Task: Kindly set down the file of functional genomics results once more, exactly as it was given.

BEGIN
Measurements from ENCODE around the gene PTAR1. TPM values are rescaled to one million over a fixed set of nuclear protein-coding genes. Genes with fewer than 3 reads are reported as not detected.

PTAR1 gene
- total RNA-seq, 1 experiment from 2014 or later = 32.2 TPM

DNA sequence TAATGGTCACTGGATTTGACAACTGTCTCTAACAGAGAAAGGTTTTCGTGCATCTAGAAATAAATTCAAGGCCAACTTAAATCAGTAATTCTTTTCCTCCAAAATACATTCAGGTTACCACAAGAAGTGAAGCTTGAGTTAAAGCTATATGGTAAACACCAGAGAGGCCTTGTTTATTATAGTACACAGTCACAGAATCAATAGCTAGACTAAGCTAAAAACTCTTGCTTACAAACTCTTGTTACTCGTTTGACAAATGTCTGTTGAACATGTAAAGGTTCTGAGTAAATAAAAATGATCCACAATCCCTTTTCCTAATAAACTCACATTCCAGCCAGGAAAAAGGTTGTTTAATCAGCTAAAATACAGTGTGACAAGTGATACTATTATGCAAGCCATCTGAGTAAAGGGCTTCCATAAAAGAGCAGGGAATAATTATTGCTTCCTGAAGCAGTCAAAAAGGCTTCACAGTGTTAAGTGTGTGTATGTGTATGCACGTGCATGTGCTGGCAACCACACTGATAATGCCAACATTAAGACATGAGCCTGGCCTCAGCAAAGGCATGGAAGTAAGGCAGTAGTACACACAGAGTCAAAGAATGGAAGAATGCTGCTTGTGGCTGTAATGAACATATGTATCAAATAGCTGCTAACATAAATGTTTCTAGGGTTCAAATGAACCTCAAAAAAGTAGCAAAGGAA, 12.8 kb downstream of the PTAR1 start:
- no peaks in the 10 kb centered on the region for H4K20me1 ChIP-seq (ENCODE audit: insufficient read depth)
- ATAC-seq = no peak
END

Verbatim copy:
Measurements from ENCODE around the gene PTAR1. TPM values are rescaled to one million over a fixed set of nuclear protein-coding genes. Genes with fewer than 3 reads are reported as not detected.

PTAR1 gene
- total RNA-seq, 1 experiment from 2014 or later = 32.2 TPM

DNA sequence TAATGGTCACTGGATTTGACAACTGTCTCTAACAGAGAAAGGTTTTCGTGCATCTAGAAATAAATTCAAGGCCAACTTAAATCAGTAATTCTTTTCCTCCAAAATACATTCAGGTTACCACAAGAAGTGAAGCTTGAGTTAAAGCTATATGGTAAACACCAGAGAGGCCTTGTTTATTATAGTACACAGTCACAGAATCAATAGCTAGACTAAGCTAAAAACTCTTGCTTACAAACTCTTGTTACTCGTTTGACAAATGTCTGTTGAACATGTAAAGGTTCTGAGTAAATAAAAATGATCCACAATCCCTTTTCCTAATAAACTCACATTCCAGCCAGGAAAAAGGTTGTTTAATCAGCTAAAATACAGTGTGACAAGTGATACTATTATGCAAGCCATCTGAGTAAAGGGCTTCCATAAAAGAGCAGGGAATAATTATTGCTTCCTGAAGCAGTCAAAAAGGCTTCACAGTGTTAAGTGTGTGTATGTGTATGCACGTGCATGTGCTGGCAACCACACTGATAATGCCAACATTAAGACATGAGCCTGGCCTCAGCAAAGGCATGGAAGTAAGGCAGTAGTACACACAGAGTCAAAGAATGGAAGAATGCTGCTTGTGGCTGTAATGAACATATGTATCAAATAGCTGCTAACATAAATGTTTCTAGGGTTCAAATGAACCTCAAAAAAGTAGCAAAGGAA, 12.8 kb downstream of the PTAR1 start:
- no peaks in the 10 kb centered on the region for H4K20me1 ChIP-seq (ENCODE audit: insufficient read depth)
- ATAC-seq = no peak